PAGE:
The Art of Being a Scientist
Roel Snieder and Ken Larner
Cambridge University Press, 2009
ISBN 9780521743525

 
"This book is so full of useful, considered and well-balanced advice that, while an interesting and stimulating read for all scientists, the main thought provoked by it is “why wasn’t it around when I was a graduate student?”
" (Book review by John Brittan in The Leading Edge)

"Graduate students will find [this book] particularly useful and will likely consult it throughout their academic expericence and beyond; it will be valuable as well to undergraduate students as they consider graduate school ... It should be an excellent guide for graduate school mentors, particularly those who endeavor to offer more comprehensive training to their students." (Book review by Renee Diehl in Physics Today)


Cover of bookThis is a hands-on guide for graduate students and young researchers wishing to perfect the practical skills needed for a successful research career. By teaching junior scientists to develop effective research habits, the book helps to make the experience of graduate study a more efficient and rewarding one. Topics covered include choosing a research topic, department, and advisor; making workplans; the ethics of research; using scientific literature; perfecting oral and written communication; publishing papers; writing proposals; managing time effectively; and planning a scientific career and applying for jobs in research and industry. The wealth of advice is invaluable to students, junior researchers and mentors in all fields of science, engineering, and the humanities. The authors have taught a graduate course on the topics covered for many years, and provide a sample curriculum for instructors in graduate schools wanting to teach a similar course. The sample curriculum is available in the book as Appendix B, and as an online resource.

Click here to download the sample curriculum.

Click here see the table of contents and index, or to order the book.

Book review in Physics Today

Book review in The Leading Edge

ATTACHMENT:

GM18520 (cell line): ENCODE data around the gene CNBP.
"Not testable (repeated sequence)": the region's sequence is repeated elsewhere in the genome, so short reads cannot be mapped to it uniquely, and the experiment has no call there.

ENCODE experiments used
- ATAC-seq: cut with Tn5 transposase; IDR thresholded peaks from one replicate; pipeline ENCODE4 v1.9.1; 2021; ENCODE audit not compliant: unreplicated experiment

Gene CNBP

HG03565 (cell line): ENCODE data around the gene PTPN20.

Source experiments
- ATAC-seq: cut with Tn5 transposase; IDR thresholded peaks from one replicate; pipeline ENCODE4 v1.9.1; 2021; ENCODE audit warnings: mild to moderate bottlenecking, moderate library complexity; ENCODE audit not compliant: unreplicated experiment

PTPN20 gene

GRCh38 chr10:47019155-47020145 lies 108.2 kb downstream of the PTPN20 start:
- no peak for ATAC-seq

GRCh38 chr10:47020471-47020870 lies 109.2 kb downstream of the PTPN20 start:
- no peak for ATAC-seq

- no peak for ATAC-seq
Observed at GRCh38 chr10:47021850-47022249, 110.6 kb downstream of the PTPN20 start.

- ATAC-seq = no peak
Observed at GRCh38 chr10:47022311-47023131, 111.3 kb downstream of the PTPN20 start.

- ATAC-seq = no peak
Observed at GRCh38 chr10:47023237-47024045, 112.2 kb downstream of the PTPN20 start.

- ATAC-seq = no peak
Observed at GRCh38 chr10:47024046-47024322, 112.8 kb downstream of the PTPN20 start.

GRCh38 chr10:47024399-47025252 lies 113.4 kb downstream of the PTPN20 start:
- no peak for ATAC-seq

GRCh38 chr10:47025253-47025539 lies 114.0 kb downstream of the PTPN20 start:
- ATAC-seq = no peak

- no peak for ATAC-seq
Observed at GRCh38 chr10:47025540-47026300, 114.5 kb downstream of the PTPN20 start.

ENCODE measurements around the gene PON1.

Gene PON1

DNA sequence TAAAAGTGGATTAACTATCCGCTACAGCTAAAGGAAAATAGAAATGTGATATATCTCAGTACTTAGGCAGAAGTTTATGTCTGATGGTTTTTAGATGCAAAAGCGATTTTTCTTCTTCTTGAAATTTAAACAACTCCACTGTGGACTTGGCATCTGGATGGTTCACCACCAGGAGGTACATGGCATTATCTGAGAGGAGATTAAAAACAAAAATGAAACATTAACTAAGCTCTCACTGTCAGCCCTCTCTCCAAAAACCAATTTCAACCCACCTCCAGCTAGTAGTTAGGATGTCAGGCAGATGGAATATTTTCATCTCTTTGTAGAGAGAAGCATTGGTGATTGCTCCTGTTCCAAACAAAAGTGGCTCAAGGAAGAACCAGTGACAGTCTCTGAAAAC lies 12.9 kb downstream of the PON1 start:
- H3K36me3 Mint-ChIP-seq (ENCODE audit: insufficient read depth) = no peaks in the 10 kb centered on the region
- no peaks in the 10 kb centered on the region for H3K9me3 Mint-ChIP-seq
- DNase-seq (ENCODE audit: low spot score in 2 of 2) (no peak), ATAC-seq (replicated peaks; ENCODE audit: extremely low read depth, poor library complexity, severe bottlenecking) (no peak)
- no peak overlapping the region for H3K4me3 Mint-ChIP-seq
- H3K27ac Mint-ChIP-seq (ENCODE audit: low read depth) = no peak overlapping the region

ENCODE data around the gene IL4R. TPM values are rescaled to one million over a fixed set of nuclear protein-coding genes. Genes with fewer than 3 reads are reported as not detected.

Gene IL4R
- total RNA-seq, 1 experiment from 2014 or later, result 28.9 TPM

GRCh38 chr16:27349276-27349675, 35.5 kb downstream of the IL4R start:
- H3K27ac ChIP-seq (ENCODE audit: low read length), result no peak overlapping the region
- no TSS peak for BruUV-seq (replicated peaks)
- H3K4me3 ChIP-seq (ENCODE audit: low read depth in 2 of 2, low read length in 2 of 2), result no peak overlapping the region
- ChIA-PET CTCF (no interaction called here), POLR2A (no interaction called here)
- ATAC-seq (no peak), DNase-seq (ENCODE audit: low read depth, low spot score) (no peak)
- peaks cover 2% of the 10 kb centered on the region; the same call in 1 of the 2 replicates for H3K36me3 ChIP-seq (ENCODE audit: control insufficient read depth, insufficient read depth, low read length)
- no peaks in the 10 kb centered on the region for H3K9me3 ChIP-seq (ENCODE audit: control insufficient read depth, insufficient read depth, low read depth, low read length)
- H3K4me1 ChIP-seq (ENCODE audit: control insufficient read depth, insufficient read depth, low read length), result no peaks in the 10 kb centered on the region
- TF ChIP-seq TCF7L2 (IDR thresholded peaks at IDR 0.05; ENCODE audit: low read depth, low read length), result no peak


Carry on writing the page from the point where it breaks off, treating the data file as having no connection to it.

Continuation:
Contents

What is science?
"Yes, science is based on logic, but it moves forward rather in fits and leaps, making ample use of intuition."

Choices, choices, choices …
"Be informed, and follow what you have a real passion for."

The advisor and thesis committee
"Choose carefully and develop a good working relation."

Questions drive research
"How can you find an answer if you don’t know what the question is?"


Giving directions to your work
"Set goals, and develop a strategy, but value the process and meaning of your work."

Turning challenges into opportunities
"Being stuck and confused can be the catalyst of breakthroughs; play can be, as well."

Ethics of research
“No man is an island.” (John Donne)

Using the scientific literature
"Be informed, learn to drink from a fire-hose, and make a database."

Communication
"Put yourself in the shoes of your audience."

Publishing a paper
"Know who you write for, and understand the mechanics of publishing."

Time management
"We set priorities so that circumstances and others don't make the choices for us." 

Writing proposals
"Know what reviewers and program managers are looking for."

The scientific career
"Know what to expect and make your own choices."

Applying for a job
"Be informed, and pursue a win-win scenario."

Concluding remarks
  "Life is a boomerang; rely on love, enthusiasm, trust, and commitment."

Appendix, a sample curriculum
"Ideas for teachers who want to develop a course for graduate students."

Picture of a young reader

Sasha van Wijk (age 3), daughter of colleague Kasper van Wijk,
engrossed in The Art of Being a Scientist. You can't start young enough!